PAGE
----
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VA RESEARCH QUARTERLY UPDATE
This Issue: Care for Returning Service Members | Table of Contents: Winter 2016 |

Noteworthy Publications

TMS may ease persistent headache pain


Dr. Albert Leung is testing whether transcranial magnetic stimulation can ease headaches associated with head trauma. <em>(Photo by Kevin Walsh)</em>
Dr. Albert Leung is testing whether transcranial magnetic stimulation can ease headaches associated with head trauma. (Photo by Kevin Walsh)

Dr. Albert Leung is testing whether transcranial magnetic stimulation can ease headaches associated with head trauma. (Photo by Kevin Walsh)

Transcranial magnetic stimulation (TMS) reduced the intensity of persistent daily headaches in 58 percent of Veterans who took part in a recent trial conducted by researchers at the VA San Diego Healthcare System.

In TMS, clinicians take an electromagnetic coil, charge it with electricity, and apply it to specific points on the skull. The result is a targeted magnetic field that can affect brain cells in a specific area.

TMS is FDA-approved for major depression that doesn't respond to other treatments, and for certain types of migraines. VA researchers are looking at the potential benefits of TMS for a variety of conditions involving the brain.

The San Diego study looked at 24 Veterans who had persistent daily headaches as a result of head trauma. Half received TMS three times within a week, and the other half got a sham treatment.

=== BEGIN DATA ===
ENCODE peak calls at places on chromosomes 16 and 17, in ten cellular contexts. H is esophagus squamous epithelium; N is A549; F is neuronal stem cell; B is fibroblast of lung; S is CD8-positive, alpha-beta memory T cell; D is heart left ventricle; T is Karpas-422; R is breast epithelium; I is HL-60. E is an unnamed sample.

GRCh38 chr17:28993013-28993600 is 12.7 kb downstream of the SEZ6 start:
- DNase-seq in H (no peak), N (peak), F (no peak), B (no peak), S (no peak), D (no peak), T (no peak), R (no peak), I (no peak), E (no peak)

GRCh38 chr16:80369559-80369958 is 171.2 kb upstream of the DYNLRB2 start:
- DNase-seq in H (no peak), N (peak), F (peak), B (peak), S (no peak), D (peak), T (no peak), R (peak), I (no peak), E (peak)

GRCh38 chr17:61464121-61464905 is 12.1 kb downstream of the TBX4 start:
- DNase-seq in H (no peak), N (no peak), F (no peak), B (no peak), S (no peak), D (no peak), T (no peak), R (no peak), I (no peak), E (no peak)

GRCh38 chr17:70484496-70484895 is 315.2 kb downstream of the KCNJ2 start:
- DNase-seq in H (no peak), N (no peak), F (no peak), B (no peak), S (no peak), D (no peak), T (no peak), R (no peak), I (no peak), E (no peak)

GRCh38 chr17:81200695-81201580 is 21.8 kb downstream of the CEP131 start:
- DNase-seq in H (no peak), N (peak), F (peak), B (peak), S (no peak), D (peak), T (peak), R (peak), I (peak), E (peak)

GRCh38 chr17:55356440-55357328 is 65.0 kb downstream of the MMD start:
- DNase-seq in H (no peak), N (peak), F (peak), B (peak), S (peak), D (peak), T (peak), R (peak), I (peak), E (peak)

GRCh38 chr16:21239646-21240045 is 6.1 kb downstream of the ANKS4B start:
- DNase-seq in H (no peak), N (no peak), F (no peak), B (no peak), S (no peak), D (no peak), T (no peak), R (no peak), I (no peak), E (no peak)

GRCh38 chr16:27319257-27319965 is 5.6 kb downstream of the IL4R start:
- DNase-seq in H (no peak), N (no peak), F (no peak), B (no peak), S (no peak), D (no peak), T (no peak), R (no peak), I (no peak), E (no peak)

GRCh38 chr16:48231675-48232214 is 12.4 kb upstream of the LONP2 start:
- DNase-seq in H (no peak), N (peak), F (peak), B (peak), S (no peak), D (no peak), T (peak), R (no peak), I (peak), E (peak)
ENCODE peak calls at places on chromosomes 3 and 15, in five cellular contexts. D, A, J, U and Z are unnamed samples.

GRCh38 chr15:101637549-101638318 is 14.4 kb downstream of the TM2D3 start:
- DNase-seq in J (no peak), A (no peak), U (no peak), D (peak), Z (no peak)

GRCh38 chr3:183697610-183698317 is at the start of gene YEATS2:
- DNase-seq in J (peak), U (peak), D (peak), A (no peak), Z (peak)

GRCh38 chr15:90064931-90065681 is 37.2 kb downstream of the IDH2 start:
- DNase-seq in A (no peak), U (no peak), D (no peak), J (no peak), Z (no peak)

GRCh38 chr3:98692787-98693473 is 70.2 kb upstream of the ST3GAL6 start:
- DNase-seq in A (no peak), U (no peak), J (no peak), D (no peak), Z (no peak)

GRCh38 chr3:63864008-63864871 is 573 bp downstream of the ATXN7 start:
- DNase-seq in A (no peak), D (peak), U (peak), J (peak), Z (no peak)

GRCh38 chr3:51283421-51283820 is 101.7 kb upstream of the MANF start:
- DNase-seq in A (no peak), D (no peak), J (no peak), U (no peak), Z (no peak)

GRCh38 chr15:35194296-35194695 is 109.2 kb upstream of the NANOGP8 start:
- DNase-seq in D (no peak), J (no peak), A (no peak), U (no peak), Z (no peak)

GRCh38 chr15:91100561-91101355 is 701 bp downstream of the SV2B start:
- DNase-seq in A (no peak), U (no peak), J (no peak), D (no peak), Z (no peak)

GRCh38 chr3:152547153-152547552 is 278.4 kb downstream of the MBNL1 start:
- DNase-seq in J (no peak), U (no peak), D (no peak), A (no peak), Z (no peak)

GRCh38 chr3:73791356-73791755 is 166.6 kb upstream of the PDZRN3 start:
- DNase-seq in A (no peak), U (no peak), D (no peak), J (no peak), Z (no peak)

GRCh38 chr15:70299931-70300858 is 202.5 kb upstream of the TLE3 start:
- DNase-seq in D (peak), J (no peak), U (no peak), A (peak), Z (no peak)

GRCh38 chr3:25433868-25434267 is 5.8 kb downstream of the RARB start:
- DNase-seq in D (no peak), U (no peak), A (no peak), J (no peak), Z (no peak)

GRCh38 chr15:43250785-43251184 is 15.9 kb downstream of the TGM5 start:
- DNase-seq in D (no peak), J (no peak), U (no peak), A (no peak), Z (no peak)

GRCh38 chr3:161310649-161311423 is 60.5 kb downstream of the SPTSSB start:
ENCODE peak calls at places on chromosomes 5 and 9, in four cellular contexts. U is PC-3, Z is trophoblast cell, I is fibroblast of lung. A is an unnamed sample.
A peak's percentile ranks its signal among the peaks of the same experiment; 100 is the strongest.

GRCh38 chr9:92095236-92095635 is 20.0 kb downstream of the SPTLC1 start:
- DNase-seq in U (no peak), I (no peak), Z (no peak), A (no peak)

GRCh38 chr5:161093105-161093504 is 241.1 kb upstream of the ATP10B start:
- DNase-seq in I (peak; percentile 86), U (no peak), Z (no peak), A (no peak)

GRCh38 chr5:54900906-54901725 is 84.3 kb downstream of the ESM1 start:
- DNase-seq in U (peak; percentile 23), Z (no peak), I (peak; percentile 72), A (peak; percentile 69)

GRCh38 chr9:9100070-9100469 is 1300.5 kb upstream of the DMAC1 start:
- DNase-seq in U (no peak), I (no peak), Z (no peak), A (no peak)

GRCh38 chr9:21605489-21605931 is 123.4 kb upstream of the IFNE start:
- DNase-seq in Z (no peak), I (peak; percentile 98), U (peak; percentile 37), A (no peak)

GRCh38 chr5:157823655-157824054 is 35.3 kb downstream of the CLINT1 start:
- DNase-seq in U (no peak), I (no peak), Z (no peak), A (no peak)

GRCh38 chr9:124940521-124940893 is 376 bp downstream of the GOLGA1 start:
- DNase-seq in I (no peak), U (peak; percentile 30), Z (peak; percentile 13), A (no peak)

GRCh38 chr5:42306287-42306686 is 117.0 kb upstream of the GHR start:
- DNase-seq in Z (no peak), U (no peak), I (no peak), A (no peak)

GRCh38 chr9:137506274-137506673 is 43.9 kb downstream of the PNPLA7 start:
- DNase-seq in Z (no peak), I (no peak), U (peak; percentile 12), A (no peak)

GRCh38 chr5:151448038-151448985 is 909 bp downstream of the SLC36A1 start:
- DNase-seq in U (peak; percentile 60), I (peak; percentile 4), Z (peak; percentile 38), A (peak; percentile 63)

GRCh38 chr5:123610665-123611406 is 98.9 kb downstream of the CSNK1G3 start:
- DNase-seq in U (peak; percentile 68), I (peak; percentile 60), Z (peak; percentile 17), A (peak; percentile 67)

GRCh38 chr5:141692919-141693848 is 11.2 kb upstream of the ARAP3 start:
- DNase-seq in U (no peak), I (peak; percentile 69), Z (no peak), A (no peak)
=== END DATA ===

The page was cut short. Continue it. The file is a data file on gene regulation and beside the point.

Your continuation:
The magnetic coil treatment was used on the brain's left motor cortex, which past research has shown may be involved in headache pain. MRI images were fed into special software that allowed the research team to visualize the magnetic field and the study participant's brain in real time, and to focus the energy as a cone-shaped beam into the target region.

This helped to ensure that the same brain area was targeted in exactly the same manner in each participant, across all treatment sessions.

While 58 percent of Veterans receiving the treatment showed improvement after a week, only 17 percent of the sham group did so. After four weeks, the real-treatment group continued to show greater Improvement.

The researchers concluded that TMS "appears to be a clinically feasible and effective treatment option." They plan further tests of the treatment along with imaging studies to improve understanding of exactly how the treatment works.


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